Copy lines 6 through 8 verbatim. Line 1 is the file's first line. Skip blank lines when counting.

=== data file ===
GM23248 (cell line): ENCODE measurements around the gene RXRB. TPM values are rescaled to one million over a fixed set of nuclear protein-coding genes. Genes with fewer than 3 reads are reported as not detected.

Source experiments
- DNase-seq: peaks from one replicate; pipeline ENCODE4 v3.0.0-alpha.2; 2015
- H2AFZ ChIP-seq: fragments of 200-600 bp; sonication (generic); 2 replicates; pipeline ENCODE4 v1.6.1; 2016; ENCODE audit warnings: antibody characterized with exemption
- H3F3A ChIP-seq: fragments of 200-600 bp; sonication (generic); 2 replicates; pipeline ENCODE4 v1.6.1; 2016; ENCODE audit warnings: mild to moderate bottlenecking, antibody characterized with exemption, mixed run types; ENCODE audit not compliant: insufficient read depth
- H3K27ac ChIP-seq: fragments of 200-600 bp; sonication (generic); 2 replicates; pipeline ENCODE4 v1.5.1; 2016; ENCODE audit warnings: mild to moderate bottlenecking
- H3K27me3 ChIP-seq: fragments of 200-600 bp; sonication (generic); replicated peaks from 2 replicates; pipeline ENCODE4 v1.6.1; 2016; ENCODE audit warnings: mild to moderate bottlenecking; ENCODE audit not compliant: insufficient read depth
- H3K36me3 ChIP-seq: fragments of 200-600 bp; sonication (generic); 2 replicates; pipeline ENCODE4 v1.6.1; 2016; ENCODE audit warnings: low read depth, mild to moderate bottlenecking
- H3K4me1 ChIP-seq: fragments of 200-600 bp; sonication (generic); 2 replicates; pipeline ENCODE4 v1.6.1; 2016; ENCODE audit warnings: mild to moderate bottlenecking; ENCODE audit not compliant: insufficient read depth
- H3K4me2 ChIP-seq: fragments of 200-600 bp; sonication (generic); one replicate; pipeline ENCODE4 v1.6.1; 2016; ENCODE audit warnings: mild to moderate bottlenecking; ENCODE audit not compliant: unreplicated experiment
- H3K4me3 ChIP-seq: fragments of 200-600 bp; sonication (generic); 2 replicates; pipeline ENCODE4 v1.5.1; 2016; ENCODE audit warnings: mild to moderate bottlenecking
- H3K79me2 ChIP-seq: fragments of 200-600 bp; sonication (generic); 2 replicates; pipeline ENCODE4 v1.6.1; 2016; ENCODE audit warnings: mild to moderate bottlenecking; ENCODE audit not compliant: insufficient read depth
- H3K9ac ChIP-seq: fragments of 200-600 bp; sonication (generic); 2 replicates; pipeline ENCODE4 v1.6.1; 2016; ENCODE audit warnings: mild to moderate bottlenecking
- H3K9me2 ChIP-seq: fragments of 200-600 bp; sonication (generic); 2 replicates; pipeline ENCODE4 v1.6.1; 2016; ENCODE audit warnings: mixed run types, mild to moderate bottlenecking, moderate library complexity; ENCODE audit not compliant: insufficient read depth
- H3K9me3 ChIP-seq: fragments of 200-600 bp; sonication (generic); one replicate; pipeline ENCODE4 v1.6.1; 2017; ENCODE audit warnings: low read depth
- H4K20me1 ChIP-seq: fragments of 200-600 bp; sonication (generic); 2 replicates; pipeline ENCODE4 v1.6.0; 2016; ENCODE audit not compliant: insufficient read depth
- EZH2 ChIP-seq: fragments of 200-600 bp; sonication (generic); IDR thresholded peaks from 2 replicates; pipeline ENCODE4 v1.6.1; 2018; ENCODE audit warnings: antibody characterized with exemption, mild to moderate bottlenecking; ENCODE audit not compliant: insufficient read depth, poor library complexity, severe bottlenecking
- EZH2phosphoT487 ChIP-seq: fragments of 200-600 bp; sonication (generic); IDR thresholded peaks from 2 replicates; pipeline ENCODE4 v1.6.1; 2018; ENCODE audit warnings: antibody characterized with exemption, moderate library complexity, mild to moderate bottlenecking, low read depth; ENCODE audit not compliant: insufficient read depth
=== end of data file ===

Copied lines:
- H3K27ac ChIP-seq: fragments of 200-600 bp; sonication (generic); 2 replicates; pipeline ENCODE4 v1.5.1; 2016; ENCODE audit warnings: mild to moderate bottlenecking
- H3K27me3 ChIP-seq: fragments of 200-600 bp; sonication (generic); replicated peaks from 2 replicates; pipeline ENCODE4 v1.6.1; 2016; ENCODE audit warnings: mild to moderate bottlenecking; ENCODE audit not compliant: insufficient read depth
- H3K36me3 ChIP-seq: fragments of 200-600 bp; sonication (generic); 2 replicates; pipeline ENCODE4 v1.6.1; 2016; ENCODE audit warnings: low read depth, mild to moderate bottlenecking